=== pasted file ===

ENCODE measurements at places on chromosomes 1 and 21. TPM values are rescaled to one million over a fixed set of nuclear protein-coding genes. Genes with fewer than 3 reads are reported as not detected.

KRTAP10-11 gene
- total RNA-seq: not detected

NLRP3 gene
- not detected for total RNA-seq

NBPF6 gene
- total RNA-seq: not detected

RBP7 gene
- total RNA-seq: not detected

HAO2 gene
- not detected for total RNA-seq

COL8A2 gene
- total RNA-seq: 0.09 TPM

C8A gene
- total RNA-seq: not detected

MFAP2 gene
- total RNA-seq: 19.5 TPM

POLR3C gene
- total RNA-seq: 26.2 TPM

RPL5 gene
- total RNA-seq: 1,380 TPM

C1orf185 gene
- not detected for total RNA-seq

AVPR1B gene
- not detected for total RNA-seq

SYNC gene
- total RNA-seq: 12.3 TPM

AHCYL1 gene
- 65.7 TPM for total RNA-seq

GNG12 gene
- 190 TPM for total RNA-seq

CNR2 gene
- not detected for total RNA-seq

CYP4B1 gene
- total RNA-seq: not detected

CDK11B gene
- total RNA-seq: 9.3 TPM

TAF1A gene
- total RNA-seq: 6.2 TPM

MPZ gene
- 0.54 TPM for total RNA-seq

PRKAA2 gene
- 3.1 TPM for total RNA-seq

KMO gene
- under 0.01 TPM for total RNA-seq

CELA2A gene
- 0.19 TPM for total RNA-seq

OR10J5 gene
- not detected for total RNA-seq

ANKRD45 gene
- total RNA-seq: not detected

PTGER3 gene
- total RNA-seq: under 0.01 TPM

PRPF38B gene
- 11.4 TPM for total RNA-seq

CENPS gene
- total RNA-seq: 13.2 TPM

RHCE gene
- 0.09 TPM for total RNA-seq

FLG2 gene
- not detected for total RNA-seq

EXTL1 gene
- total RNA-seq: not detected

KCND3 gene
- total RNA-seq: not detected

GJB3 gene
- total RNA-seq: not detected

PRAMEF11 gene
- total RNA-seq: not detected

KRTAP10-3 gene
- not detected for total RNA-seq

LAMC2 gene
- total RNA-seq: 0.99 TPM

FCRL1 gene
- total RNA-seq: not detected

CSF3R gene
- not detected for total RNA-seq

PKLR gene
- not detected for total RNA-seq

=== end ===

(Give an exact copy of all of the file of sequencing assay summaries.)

ENCODE measurements at places on chromosomes 1 and 21. TPM values are rescaled to one million over a fixed set of nuclear protein-coding genes. Genes with fewer than 3 reads are reported as not detected.

KRTAP10-11 gene
- total RNA-seq: not detected

NLRP3 gene
- not detected for total RNA-seq

NBPF6 gene
- total RNA-seq: not detected

RBP7 gene
- total RNA-seq: not detected

HAO2 gene
- not detected for total RNA-seq

COL8A2 gene
- total RNA-seq: 0.09 TPM

C8A gene
- total RNA-seq: not detected

MFAP2 gene
- total RNA-seq: 19.5 TPM

POLR3C gene
- total RNA-seq: 26.2 TPM

RPL5 gene
- total RNA-seq: 1,380 TPM

C1orf185 gene
- not detected for total RNA-seq

AVPR1B gene
- not detected for total RNA-seq

SYNC gene
- total RNA-seq: 12.3 TPM

AHCYL1 gene
- 65.7 TPM for total RNA-seq

GNG12 gene
- 190 TPM for total RNA-seq

CNR2 gene
- not detected for total RNA-seq

CYP4B1 gene
- total RNA-seq: not detected

CDK11B gene
- total RNA-seq: 9.3 TPM

TAF1A gene
- total RNA-seq: 6.2 TPM

MPZ gene
- 0.54 TPM for total RNA-seq

PRKAA2 gene
- 3.1 TPM for total RNA-seq

KMO gene
- under 0.01 TPM for total RNA-seq

CELA2A gene
- 0.19 TPM for total RNA-seq

OR10J5 gene
- not detected for total RNA-seq

ANKRD45 gene
- total RNA-seq: not detected

PTGER3 gene
- total RNA-seq: under 0.01 TPM

PRPF38B gene
- 11.4 TPM for total RNA-seq

CENPS gene
- total RNA-seq: 13.2 TPM

RHCE gene
- 0.09 TPM for total RNA-seq

FLG2 gene
- not detected for total RNA-seq

EXTL1 gene
- total RNA-seq: not detected

KCND3 gene
- total RNA-seq: not detected

GJB3 gene
- total RNA-seq: not detected

PRAMEF11 gene
- total RNA-seq: not detected

KRTAP10-3 gene
- not detected for total RNA-seq

LAMC2 gene
- total RNA-seq: 0.99 TPM

FCRL1 gene
- total RNA-seq: not detected

CSF3R gene
- not detected for total RNA-seq

PKLR gene
- not detected for total RNA-seq